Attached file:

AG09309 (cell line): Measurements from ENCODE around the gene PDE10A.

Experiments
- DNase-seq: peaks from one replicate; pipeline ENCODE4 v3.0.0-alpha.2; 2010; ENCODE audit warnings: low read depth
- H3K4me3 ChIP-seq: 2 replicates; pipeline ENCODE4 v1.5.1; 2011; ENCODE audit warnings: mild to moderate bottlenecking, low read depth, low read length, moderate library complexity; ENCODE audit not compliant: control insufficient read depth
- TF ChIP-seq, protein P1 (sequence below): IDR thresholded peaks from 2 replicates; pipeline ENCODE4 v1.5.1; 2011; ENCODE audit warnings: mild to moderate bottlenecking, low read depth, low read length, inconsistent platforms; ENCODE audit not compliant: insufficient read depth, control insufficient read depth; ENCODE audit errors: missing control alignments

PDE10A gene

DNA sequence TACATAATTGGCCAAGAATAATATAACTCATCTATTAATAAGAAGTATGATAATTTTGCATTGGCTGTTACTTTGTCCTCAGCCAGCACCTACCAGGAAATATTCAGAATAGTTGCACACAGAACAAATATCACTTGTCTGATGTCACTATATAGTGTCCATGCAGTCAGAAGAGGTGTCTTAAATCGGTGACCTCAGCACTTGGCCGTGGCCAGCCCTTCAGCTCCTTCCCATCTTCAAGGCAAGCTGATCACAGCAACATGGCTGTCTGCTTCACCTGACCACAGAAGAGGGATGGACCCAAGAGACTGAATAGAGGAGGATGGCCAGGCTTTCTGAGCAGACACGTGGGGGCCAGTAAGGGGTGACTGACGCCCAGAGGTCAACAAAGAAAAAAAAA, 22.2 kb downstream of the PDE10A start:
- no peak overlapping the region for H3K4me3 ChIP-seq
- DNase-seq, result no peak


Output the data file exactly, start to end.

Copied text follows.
AG09309 (cell line): Measurements from ENCODE around the gene PDE10A.

Experiments
- DNase-seq: peaks from one replicate; pipeline ENCODE4 v3.0.0-alpha.2; 2010; ENCODE audit warnings: low read depth
- H3K4me3 ChIP-seq: 2 replicates; pipeline ENCODE4 v1.5.1; 2011; ENCODE audit warnings: mild to moderate bottlenecking, low read depth, low read length, moderate library complexity; ENCODE audit not compliant: control insufficient read depth
- TF ChIP-seq, protein P1 (sequence below): IDR thresholded peaks from 2 replicates; pipeline ENCODE4 v1.5.1; 2011; ENCODE audit warnings: mild to moderate bottlenecking, low read depth, low read length, inconsistent platforms; ENCODE audit not compliant: insufficient read depth, control insufficient read depth; ENCODE audit errors: missing control alignments

PDE10A gene

DNA sequence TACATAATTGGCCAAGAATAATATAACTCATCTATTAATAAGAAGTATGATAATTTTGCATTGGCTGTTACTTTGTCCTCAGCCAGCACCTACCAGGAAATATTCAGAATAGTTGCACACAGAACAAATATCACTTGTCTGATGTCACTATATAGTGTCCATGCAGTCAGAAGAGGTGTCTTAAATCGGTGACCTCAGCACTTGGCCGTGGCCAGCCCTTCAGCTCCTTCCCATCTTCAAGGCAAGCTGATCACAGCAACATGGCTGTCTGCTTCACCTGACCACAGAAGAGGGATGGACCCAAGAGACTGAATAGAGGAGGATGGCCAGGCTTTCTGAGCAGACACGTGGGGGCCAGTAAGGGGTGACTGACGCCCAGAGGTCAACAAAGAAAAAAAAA, 22.2 kb downstream of the PDE10A start:
- no peak overlapping the region for H3K4me3 ChIP-seq
- DNase-seq, result no peak